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Storm Water Services Fee Credit Revisions

​​​Storm Water Services proposes to modernize the way stormwater fee credits are issued. Comments were accepted online th​rough January 5, 2016 at​ Fee C​re​​​dit Revisions​.  Public Hearings on potential policy changes will be held individually by Mecklenburg muni​cip​alities including the City of Charlotte in Spring 2016.

Potential Changes​
The potential change is to cap stormwater fee credits to recognize current program costs and the existence of universal costs that all fee payers have in common. The current policy of allowing up to a 100% credit would be changed to allow a maximum of a 72% credit. 

The impact of these changes varies by Town and outside of the City of Charlotte. A fact sheet has been developed for:

All Account Outside of Charlotte - ​Cornelius - ​Davidson - ​Huntersville - ​Matthews - Mint Hill - Pineville

Commercial Property 
A public meeting for commercial properties with existing fee credits for stormwater control measures​​ to explain proposed changes, answer questions, and accept comments was held October 29, 2015 at 4:30pm in Room 267 of the Charlotte-Mecklenburg Government Center, 600 East Fourth Street. View​ the ​presentation. Comments were accepted and questions answered during the meeting.

Single Family Residential Property
Paved surfaces cause flooding and water quality impacts. Stormwater fees are proportionate to the amount of paved surfaces on a property. Properties that install stormwater control measures to reduce impacts, or are particularly located, are eligible for a stormwater fee reduction.  
For example, single family residential homes located on/ adjacent to the County line, or are located on / adjacent to the Catawba River are eligible. Additionally, homes that have a wet pond located on their property may also be eligible.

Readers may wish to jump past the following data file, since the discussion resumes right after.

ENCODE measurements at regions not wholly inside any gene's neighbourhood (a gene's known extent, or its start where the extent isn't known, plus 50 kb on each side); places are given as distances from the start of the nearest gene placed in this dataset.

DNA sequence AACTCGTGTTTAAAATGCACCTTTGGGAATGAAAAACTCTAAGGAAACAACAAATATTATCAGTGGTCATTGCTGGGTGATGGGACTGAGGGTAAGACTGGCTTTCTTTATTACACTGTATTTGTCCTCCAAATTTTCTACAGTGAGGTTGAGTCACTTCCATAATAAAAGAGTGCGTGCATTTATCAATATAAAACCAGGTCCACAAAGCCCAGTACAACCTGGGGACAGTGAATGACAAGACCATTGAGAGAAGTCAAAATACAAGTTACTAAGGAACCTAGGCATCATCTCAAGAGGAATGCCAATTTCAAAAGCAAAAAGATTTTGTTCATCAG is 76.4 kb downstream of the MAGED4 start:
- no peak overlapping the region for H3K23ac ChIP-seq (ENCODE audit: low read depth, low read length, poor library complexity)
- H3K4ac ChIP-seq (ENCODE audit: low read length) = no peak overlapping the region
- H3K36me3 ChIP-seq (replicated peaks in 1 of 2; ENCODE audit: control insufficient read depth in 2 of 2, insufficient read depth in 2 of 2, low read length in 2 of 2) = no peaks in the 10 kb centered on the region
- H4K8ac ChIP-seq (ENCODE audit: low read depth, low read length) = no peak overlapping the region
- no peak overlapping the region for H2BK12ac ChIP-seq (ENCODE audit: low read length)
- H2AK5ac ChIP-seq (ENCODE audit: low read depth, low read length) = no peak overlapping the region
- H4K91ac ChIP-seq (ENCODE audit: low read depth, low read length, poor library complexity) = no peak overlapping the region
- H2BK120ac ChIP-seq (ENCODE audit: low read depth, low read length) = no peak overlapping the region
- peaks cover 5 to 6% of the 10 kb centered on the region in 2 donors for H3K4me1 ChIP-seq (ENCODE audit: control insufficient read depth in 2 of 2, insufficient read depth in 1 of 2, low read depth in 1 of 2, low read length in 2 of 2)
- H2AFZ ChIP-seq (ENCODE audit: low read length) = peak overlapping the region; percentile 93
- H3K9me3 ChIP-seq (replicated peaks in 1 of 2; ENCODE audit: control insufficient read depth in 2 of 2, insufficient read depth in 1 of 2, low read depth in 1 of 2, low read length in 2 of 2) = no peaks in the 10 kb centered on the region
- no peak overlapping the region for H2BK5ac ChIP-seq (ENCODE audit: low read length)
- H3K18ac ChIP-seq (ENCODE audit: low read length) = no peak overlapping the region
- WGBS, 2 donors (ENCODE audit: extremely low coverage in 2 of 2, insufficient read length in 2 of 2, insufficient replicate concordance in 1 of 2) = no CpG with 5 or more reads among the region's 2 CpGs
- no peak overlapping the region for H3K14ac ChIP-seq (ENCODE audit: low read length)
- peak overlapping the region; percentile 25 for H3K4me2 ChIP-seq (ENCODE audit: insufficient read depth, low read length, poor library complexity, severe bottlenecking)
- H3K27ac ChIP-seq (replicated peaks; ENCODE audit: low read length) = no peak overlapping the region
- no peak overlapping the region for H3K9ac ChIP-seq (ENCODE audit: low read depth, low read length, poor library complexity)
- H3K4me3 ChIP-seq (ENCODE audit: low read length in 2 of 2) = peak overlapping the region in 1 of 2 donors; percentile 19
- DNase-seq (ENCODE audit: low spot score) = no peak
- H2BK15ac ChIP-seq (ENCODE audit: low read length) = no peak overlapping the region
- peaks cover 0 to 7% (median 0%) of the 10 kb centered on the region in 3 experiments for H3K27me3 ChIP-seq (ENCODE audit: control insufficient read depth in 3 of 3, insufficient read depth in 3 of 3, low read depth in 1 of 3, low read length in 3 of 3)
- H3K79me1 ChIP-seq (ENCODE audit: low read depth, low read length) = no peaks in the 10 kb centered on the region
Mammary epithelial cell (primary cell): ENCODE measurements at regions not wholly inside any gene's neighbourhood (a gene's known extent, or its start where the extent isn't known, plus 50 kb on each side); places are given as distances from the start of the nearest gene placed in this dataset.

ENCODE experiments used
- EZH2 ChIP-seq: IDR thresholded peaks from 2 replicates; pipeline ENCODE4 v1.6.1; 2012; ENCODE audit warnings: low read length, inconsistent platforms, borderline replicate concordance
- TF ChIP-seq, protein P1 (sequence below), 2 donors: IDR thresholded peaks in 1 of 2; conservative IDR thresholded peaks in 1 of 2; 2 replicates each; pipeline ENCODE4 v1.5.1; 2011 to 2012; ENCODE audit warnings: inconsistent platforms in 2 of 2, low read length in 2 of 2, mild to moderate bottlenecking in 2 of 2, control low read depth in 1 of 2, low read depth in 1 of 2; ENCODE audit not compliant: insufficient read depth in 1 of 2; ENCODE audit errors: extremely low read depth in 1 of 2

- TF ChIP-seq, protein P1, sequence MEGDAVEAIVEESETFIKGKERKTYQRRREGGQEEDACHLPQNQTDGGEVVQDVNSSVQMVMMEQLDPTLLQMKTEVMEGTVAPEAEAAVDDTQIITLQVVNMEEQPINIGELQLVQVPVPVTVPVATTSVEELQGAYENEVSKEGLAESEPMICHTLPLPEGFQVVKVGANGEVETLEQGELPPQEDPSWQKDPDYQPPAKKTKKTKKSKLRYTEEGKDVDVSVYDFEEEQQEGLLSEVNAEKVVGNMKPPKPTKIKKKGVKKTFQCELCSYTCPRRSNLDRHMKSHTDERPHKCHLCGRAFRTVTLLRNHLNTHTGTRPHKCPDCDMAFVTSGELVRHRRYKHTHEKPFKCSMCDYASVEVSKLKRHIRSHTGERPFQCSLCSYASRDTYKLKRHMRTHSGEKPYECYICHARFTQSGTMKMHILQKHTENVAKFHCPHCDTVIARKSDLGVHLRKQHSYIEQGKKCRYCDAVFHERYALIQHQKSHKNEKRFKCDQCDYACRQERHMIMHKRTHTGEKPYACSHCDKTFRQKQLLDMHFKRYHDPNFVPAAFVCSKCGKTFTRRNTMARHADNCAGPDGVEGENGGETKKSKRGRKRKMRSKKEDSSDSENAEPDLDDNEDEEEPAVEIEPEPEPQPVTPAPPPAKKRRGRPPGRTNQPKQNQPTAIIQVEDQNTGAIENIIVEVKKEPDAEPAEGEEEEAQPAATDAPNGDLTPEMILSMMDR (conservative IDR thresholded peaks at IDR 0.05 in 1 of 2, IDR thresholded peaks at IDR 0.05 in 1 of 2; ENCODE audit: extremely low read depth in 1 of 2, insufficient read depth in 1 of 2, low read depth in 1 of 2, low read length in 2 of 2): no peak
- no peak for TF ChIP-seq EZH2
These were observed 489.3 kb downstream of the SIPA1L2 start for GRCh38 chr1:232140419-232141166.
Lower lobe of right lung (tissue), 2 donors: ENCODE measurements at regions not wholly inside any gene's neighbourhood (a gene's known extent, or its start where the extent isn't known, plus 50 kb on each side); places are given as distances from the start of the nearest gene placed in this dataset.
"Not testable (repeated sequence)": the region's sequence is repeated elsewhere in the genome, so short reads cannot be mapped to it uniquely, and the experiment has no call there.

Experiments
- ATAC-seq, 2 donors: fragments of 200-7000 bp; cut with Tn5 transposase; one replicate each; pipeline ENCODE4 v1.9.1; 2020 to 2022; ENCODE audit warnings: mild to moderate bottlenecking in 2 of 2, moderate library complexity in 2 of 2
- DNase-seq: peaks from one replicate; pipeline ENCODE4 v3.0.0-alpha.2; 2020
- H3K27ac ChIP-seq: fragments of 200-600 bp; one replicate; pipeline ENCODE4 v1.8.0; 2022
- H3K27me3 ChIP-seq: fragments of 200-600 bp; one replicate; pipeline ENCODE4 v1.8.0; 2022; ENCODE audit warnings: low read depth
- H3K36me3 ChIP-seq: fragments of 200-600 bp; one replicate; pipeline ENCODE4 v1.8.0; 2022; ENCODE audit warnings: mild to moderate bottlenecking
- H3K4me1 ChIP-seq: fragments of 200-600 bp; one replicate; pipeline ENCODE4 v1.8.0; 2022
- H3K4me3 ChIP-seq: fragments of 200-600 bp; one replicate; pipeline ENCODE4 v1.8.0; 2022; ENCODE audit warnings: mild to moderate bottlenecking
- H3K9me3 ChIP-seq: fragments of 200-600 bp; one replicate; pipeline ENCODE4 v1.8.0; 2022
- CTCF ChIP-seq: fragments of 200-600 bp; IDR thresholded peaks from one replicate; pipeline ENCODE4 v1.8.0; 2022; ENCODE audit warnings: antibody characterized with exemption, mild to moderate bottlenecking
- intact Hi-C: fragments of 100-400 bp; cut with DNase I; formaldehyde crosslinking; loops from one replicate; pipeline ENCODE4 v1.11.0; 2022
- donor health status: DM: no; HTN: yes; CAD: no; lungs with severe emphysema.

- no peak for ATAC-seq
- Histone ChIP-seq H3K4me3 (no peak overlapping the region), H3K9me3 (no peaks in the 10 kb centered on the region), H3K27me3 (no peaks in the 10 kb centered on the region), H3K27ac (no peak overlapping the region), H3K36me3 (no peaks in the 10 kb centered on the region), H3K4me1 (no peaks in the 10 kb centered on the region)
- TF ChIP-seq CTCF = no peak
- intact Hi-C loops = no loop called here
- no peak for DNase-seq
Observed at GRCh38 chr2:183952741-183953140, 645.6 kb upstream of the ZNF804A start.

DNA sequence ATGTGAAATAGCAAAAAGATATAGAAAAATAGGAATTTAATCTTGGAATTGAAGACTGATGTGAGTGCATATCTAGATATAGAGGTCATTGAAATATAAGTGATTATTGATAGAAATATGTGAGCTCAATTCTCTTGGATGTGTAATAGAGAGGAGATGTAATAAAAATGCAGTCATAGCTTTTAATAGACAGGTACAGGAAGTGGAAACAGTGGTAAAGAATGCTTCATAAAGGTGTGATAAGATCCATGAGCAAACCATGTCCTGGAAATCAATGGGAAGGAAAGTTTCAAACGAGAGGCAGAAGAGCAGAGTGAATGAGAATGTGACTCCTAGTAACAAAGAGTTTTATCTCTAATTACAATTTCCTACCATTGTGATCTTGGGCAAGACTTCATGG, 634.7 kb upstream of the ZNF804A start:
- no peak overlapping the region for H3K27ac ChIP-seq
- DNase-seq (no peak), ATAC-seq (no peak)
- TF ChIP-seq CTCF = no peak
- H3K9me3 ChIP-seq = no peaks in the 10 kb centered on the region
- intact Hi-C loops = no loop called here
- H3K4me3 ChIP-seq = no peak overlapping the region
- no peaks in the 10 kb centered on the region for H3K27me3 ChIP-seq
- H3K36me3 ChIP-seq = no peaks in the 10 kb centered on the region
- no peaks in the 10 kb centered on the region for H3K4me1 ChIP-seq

These examples are shown below:


Methodology
The City and County grouped collective spending and budget data and allocated spending into two categories:

  • One category for spending that IS directly related to actions taken by the fee payer and
  • One category that IS NOT directly related to actions taken by the fee payer.

Actions taken by the fee payer enable credits to be issued.

Based on the spending analysis, it was determined that 28​% of the City-County program CAN NOT be directly affected by fee-payer actions. These universal costs must be proportionately borne by all fee payers. The current policy enables some fee payers to receive a 100% credit such that they do not help pay for these universal costs. Therefore the City and County are unable to fully and fairly recover program costs.

Based on the current City-County fee methodology, land that does not contain impervious surfaces is not charged a fee.

Background:

  • In early 2015 City Council directed City staff to reexamine the fee credit policy after a 2014 independent review found that the City fee credit program was "out of step" with other municipalities.
  • The City and County follow the same policy and implementation manual.
  • Paved surfaces cause flooding and surface water quality impacts and as a result, stormwater fees are based on the amount of paved surfaces on a property.
  • Fee payers that install control measures to reduce stormwater impacts are eligible for a fee credit since the need for some stormwater​ programs is reduced by the actions of the fee payer.
  • Not all municipal programs are affected by actions of the fee payer and must exist due to federal regulation, regardless of actions taken by the fee payer, and these costs must be recovered through fees.
  • Storm drainage systems have a life span and must be replaced when they fail, regardless of actions taken by the fee payer, and these costs must be recovered through fees.

For additional information, please call (980) 314-4600​.